YouTube Stars You Didn't Realize Had Passed Away

We all get a little emotional when an actor or musician we admire passes away, but there's something about the intimate relationship between a YouTuber and their audience that makes their deaths so much harder for fans to take. The average age of a top contributor was said to be 27 in 2013 and that figure has only been lowering since, so when a YouTube star passes it always comes as a shock, just as it did when 18-year-old vlogger Ben Breedlove died of cardiac arrest on Christmas Day 2011. Ben isn't the only YouTuber to be taken too soon and, sadly, he was far from the youngest. Here are the YouTube stars you didn't realize had passed away.

Will Norton

In May 2011 a devastating tornado swept through the city of Joplin, Missouri, reducing homes to rubble and injuring thousands of its residents. The deadly twister (which was up to a mile wide with winds in excess of 200 miles per hour at its peak) took the lives of 158 people, including popular YouTuber Will Norton. The witty 18-year-old was in the middle of his high school graduation when the weather outside started to turn, and after accepting his diploma he and his father Mark headed for home as fast as they could.

Sadly, they didn't get there quick enough. The powerful winds flipped the vehicle onto its side, breaking Will's seat belt and leaving him dangerously exposed. Despite his father's attempts to hold onto him, Will was sucked through the sunroof of his vehicle. His body was later discovered in a nearby pond, concealed by debris. "At least we know that he wasn't out there suffering," his aunt Tracey Presslor said at a press conference (via NY Daily News). "Knowing that he was gone right away was really a blessing for us."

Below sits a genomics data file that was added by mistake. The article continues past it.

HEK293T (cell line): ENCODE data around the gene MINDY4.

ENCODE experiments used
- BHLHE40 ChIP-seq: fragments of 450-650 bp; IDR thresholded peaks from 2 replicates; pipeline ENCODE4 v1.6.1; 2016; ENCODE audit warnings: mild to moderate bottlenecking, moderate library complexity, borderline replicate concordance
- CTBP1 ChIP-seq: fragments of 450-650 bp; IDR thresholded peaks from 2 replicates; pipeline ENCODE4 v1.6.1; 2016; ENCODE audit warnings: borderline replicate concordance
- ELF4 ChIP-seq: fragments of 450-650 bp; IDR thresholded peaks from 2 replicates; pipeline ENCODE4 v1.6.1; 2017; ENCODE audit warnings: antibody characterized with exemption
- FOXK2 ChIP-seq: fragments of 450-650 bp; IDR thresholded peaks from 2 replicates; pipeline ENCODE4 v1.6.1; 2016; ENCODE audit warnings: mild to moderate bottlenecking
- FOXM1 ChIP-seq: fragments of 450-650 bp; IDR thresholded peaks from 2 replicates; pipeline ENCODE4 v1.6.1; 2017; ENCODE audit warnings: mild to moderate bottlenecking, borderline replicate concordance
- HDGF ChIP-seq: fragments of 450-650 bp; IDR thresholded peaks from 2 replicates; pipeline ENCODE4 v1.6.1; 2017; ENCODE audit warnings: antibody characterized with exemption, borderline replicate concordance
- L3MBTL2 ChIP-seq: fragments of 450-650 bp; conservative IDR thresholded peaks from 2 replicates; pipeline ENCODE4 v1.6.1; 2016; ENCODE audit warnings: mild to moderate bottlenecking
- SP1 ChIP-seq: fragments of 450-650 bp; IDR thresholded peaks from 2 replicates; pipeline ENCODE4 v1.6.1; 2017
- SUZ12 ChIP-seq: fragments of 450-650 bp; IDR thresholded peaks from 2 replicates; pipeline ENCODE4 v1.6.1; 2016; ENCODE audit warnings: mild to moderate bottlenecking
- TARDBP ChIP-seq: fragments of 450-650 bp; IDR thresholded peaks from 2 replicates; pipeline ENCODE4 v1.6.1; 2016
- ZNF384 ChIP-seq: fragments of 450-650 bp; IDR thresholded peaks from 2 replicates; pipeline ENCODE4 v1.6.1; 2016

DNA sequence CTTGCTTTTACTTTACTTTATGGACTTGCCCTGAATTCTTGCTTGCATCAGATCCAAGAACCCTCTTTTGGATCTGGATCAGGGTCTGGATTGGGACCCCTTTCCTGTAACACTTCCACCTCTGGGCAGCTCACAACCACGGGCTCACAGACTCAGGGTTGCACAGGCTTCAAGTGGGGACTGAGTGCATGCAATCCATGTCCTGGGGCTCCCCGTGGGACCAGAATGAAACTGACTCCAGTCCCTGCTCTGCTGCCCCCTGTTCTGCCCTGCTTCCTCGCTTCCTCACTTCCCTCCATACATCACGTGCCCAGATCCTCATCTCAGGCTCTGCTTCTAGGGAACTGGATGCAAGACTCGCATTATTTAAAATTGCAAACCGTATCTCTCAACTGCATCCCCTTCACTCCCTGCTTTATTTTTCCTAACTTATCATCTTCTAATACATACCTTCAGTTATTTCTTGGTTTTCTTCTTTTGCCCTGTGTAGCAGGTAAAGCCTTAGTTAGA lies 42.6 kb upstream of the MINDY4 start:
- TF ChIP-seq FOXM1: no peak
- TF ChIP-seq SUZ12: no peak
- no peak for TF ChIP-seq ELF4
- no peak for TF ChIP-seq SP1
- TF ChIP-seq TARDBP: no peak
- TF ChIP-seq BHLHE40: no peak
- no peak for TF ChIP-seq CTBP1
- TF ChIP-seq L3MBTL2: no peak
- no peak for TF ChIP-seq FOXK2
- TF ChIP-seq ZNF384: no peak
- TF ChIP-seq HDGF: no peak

Sophie Anderson

British YouTuber Sophie Anderson (known as Sophie Emma Rose to her subscribers) ran her channel from the sunny beaches of Phuket in southern Thailand, giving parenting advice that sometimes proved controversial — she was a passionate advocate of breastfeeding older children, and often did just that in her videos. The 41-year-old was 6 months pregnant when the scooter she was on collided with an 18-wheeler truck, killing her and her unborn child.

"I am in total shock as I've lost the most precious person I had ever connected with," 29-year-old boyfriend Danny Glass said in a Facebook post (via The Telegraph). "My brain keeps going into denial. I am distraught. She was also pregnant, so I lost my child too." To add insult to injury for Glass, he along with the driver of the truck he hit were held equally responsible for the deaths by Thai authorities. "Both men are being held responsible for the death of Ms Anderson, because both were driving recklessly," the Thai police confirmed (via The Guardian). "The drivers have already been charged."

Tamisha Ridge

YouTube DIY fashion icon Tamisha Ridge was attracting millions of viewers to her MeeshaTV channel when she was cruelly snatched away from her friends, family and subscribers by a bitter ex-boyfriend with a history of violence. In May 2014, the 31-year-old mother was found in her home with a fatal gunshot wound to the head, inflicted by a man who already had five previous convictions for domestic abuse.